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Genealogy Resources - Where to Look

Court Cases - Old Homesteads - Yearbooks

Using all the available genealogy resources to ferret out further information about your family tree can yield great results.

Young Boy Giving his Great Grandmother Cuddly Toys
Young Boy Giving his Great Grandmother Cuddly Toys

Often we think of genealogy resources as the official records for your ancestors such as the census records, vital statistics, and social security records.

However, you want to use all the available sources of genealogy information in areas where your family lived. The data you can find will absolutely amaze you! Step beyond the ordinary and think about the more local and unofficial records in a locality.

Some Genealogy Resources You Don't Want to Miss

Newspapers can have a great deal of family information beyond what you may have gleaned from those official sources. Perhaps family children played on local sports teams, won a Halloween costume contest, or belonged to local youth groups.

To see more of what to look for in newspapers

Churches were among the first organizations to record vital information such as births, marriages, and deaths of their congregants. They also have many other records about local life. Don't overlook the part the church may have played in your ancestor's life.

Using church records as a possible source of family history

Cemeteries are another source of vital information about your ancestors. They also may contain information about family members you did not even know existed such as an infant or young child.

Find out more on using cemeteries in your family research

Court houses have records dealing with court cases, but they often have additional material dealing with local business licences, permits for buildings and special events, and early maps of the municipality which can give you further insight into your ancestors' homes and businesses.

Many communities have a local historical society, an archive, a library, or a genealogical society. If you are very lucky, the community may have more than one of these. Don't neglect these genealogy resources. Sometimes it takes a ton of work and time to go through these materials because it is not indexed, but the finds you make may fill in some areas in your family tree you had about given up on.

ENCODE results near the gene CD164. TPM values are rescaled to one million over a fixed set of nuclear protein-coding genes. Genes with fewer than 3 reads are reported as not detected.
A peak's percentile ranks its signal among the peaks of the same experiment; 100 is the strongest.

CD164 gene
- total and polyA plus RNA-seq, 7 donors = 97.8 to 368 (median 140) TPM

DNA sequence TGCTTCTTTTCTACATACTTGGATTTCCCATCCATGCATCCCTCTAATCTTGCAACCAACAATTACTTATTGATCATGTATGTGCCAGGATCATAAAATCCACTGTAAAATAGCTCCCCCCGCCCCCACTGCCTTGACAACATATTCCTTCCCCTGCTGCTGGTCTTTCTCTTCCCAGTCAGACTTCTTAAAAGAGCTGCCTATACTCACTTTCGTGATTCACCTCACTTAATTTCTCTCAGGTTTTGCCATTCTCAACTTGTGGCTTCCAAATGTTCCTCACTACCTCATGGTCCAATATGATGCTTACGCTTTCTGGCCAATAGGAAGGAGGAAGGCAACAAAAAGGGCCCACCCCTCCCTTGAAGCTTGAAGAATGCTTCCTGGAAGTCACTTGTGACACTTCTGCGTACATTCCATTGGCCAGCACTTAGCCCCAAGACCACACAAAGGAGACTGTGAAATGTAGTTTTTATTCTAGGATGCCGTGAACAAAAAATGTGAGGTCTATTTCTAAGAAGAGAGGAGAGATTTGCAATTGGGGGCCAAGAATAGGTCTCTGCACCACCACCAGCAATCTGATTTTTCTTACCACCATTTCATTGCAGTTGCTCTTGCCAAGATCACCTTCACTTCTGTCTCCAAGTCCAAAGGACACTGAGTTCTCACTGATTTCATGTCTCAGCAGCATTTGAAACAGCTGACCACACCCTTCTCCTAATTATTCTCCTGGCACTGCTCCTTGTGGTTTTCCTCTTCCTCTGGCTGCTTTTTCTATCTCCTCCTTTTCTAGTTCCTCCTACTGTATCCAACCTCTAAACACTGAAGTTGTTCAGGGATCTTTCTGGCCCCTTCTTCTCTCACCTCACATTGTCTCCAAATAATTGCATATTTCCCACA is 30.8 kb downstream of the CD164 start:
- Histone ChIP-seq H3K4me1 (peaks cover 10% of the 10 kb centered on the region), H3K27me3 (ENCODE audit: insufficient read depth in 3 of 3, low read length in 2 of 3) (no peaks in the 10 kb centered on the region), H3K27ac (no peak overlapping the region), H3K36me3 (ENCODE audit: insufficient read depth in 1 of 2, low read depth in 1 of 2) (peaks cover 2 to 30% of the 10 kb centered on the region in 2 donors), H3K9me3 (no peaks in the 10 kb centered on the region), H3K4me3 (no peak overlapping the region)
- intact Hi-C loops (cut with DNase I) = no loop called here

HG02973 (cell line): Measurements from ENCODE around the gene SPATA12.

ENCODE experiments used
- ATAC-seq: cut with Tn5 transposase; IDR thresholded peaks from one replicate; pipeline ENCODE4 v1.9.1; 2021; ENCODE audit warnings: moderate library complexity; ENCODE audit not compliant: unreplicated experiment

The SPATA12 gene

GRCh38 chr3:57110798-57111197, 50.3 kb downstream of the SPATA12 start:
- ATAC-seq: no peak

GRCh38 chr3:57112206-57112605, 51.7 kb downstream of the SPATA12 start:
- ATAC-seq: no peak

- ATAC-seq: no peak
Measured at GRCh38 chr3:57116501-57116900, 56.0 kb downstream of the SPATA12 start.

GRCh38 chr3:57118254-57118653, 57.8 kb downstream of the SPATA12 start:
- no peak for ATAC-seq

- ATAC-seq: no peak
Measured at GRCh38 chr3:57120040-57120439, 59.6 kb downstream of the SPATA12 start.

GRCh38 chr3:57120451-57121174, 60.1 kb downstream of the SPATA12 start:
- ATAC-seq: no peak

Below are links to lists of state or provincial genealogy resources including archives.

For the United States check this list

For Canada the list is here

Also here for a listing of the Archives for each Canadian province and territory.

Land record offices contain the records dealing with the buying and selling of land. But, they contain much more sometimes. In many localities, mortgages were recorded in the land record office, and even wills were filed there if they dealt with the inheritance of land. They can be dry and dusty, but they may have nuggets of information about your family you will find nowhere else.

Post offices are especially useful for finding the locations of other genealogy resources. Where is the cemetery you are looking for? Sometimes they even know who the cemetery caretaker is, and, of course, where he lives. Go in at a not too busy time and chat with the clerks and you may find out there are relatives of yours you did not know about still living in the area!

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Businesses can be helpful, especially if your ancestor was a business person. Not only did he sell or provide a service to the members of the community, but he also bought and used the services of others. There may be business directories available. There may be business organizations your ancestor belonged to. Just because your family no longer owns that business is no reason to ignore the possibilities such contacts might bring.

It is also possible that even if your ancestor did not own a business, he worked at a local business, or was friends with members of local businesses. Talk to the oldsters around town - you might find some who remember your family member well and are happy to share those memories with you.

Neighbors can be a source of great information about an ancestor. After all, these people lived right next door, and had daily contact of some type with your family. Lots of people love to talk about the old days, and the people who used to live here. Sometimes, the anecdotes are priceless in the insight they give you about your family.

If your family lived in a rural area, and children went to local schools for their elementary education, but to a consolidated or regional high school, don't forget to check that school's records too. Oftentimes, the school records have been archived in the local historical association or archive offices. Check all the schools in the area for records.

Speaking of schools, I want to send a big "callout" and some "high-fives" to Mrs. Phillips's kids from Colorado who sent me this resource they found on the web after reading this page on my site. They are awesome and seem to be budding genealogists. Good work, kids - and a big thank you!

Here is their resource for you

More on schools and your family tree research

These are all examples of genealogy resources that researchers often forget to check. Don't be one of those researchers.

Check here for more family history resources - including some you may never have thought of.

It's easy to forget to gather the anecdotes and local stories about your family.

Unvarnished Cold Facts or Human Interest Stories?



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How there's so much free information on this site ...

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